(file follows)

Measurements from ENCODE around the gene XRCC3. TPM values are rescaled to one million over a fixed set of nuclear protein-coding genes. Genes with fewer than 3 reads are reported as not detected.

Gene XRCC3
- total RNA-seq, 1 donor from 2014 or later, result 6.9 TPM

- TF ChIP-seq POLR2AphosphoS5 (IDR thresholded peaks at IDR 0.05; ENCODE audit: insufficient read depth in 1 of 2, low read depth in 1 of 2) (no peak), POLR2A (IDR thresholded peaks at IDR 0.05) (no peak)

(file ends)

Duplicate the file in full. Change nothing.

Measurements from ENCODE around the gene XRCC3. TPM values are rescaled to one million over a fixed set of nuclear protein-coding genes. Genes with fewer than 3 reads are reported as not detected.

Gene XRCC3
- total RNA-seq, 1 donor from 2014 or later, result 6.9 TPM

- TF ChIP-seq POLR2AphosphoS5 (IDR thresholded peaks at IDR 0.05; ENCODE audit: insufficient read depth in 1 of 2, low read depth in 1 of 2) (no peak), POLR2A (IDR thresholded peaks at IDR 0.05) (no peak)